During photosynthesis, CO2 has to move from the atmosphere surrounding the leaf across a boundary layer in the air above the foliage surface to the sub-stomatal internal cavities through the stomata (Fig. 1a), and from there to the site of carboxylation inside the stroma through the leaf mesophyll (Fig. 1b). From Fick's first law of diffusion, the net photosynthetic flux at steady state (AN) can be expressed as: AN = gs (Ca − Ci) = gm (Ci − Cc), where gs and gm are the stomatal and mesophyll conductance to CO2 diffusion, and Ca, Ci and Cc are the CO2 concentrations in the atmosphere, in the sub-stomatal internal cavity and in the chloroplast stroma, respectively (Long & Bernacchi 2003). While this two-dimensional view of CO2 diffusion is mostly valid when referring to the stomata, it is rather simplistic when referring to the mesophyll, and it may be inadequate to describe a system where there are CO2 sinks and sources distributed along the pathway (Parkhurst 1994). However, although there have been attempts to develop three-dimensional models for CO2 mesophyll diffusion (Parkhurst 1994; Aalto & Juurola 2002; Juurola et al. 2005), at present, they are far from being of general use. Nevertheless, as pointed out by Parkhurst (1994), ‘representing internal diffusion limitations with single numbers seems preferable to neglecting them completely’. Therefore, the present review intends to update the current knowledge on mesophyll conductance from a two-dimensional perspective, considering only vertical CO2 diffusion through leaf mesophyll. Lateral CO2 diffusion inside the mesophyll can also be important for photosynthesis in some cases (Morison et al. 2005; Pieruschka, Schurr & Jahnke 2005), although this aspect has already been reviewed recently (Morison & Lawson 2007).

Figure 1.

(a) Micrograph of the abaxial surface of an olive leaf (bottom side up), where the stomata can be seen, as well as the pathway of CO2 from ambient (Ca) through leaf surface (Cs) and intercellular air spaces (Ci) to the chloroplast (Cc). Boundary layer conductance (gb), stomatal conductance (gs) and mesophyll conductance (gm) are indicated. (b) Electron micrograph of a grapevine leaf where cell wall (cw), plasma membrane (pm), the chloroplast envelope (ce) and stroma thylakoid (st) can be observed. The pathway of CO2 from Ci to chloroplastic CO2 (Cc) is characterized by intercellular air space conductance to CO2 (gias), through cell wall (gw) and through the liquid phase inside the cell (gliq). A grain of starch (s) and a plastoglobule (pg) can be also observed in the picture (photos by A. Diaz-Espejo).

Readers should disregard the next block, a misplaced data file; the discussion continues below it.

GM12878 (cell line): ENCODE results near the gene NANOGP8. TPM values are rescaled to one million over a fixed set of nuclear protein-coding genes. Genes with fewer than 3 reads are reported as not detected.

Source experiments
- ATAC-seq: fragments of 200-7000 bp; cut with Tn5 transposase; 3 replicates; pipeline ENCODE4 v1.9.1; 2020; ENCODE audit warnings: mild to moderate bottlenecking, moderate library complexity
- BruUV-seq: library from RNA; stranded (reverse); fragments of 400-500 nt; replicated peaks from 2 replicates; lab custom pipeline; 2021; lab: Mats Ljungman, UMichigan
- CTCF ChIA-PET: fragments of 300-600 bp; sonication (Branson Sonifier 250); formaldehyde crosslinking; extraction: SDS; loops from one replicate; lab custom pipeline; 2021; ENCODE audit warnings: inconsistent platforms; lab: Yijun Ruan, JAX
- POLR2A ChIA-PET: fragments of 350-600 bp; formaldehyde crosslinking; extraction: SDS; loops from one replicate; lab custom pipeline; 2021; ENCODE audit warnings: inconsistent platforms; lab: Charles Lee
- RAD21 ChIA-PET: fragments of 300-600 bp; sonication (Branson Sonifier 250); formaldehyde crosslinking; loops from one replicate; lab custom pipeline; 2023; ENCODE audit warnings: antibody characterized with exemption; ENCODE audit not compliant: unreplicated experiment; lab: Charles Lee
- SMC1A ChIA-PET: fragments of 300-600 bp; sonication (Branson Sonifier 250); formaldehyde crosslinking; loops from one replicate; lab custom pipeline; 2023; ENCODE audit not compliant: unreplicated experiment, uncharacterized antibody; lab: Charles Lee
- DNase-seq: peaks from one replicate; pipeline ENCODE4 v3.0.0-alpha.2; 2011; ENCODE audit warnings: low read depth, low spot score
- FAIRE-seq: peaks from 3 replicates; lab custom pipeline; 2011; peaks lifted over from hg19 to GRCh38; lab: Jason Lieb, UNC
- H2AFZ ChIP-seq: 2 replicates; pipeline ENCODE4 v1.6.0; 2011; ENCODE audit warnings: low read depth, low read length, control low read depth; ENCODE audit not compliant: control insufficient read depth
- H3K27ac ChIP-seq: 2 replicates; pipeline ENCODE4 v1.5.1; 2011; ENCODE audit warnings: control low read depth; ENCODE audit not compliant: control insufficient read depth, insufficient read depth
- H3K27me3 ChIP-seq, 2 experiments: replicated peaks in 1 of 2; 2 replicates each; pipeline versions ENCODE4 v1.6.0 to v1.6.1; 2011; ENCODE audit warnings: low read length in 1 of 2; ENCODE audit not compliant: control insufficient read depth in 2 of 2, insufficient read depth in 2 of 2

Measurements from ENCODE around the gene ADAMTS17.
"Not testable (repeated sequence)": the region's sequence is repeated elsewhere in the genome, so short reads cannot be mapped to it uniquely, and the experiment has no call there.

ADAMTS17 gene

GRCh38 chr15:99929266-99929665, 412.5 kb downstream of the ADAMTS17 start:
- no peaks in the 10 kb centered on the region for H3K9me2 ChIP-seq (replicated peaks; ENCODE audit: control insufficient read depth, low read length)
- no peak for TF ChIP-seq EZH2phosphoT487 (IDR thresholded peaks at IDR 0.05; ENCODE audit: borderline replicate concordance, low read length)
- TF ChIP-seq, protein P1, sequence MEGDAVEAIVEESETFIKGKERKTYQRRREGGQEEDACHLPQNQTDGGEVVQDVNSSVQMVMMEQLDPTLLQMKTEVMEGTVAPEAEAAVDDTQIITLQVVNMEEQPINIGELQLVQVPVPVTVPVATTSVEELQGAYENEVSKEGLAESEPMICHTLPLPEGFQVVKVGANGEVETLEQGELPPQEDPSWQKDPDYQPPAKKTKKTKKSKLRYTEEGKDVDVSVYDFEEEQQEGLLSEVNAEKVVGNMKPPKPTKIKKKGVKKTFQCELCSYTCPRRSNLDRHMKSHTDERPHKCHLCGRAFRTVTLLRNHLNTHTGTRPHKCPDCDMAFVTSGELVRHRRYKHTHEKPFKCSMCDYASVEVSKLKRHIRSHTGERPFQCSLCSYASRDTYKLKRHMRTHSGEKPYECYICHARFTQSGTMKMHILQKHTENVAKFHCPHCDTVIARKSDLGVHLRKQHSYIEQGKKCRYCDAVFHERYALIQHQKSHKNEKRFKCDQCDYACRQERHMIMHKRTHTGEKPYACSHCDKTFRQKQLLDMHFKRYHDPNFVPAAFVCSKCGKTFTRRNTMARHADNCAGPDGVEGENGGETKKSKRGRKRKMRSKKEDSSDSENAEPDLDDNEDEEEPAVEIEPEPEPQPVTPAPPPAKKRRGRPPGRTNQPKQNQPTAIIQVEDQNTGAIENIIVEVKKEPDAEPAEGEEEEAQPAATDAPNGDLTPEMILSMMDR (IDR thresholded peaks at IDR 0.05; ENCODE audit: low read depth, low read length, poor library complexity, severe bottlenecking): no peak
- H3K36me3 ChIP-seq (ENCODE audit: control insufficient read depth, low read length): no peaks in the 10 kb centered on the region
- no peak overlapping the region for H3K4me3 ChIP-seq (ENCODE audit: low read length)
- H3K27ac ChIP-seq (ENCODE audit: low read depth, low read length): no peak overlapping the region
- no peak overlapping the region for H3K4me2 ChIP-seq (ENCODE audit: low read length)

In Gaastra's (1959) pioneer work on leaf photosynthesis, mesophyll conductance (and its inverse, mesophyll resistance) was defined essentially as a diffusion component of the photosynthesis pathway, and it was considered to be an important factor in determining leaf photosynthesis (actually more important than stomatal conductance). Later, Troughton & Slatyer (1969) extended the use of the term to a ‘mixed’ diffusion-biochemical component, that is, to refer to the initial slope of AN versus Ci relationship. Following Gaastra's (1959) assumption that CO2 concentration inside the chloroplast was near zero (i.e. at the CO2 compensation concentration), Jones & Slatyer (1972b) proposed a method to separate the transport and carboxylation components of what continued to be called mesophyll or intracellular conductance. Using this method, earlier conclusions by Gaastra that mesophyll transport resistance was a limiting factor for photosynthesis were confirmed (Jones & Slatyer 1972a,b; Samsuddin & Impens 1979), and it was suggested, for the first time, that the leaf internal resistance to CO2 transfer could be variable and could respond, for instance, to water stress (Jones 1973). The nomenclature was further complicated by Samsuddin & Impens (1979), who termed internal resistance to the ‘mixed’ diffusion-biochemical term, while restoring the use of the term mesophyll resistance to refer to the transfer component alone. Such a semantic confusion continues nowadays, and several more recent papers still call ‘mesophyll conductance’ or ‘internal conductance’ to the initial slope of AN versus Ci relationship (e.g. Moldau & Kull 1993; Laisk & Loreto 1996; Eichelmann et al. 2004a,b; Béjaoui et al. 2006). We propose, as already did Farquhar & Sharkey (1982) and Parkhurst (1994), to restrict the term mesophyll conductance to the diffusion of CO2 through leaf mesophyll, both through intercellular air spaces (gias), cell wall (gw) and the intracellular liquid pathway (gliq). That is, mesophyll conductance should be viewed as synonymous of ‘leaf internal diffusion conductance’, while terms such as ‘apparent carboxylation efficiency’ or ‘apparent carboxylation conductance’ may be more adequate to refer to the initial slope of the AN versus Ci relationship.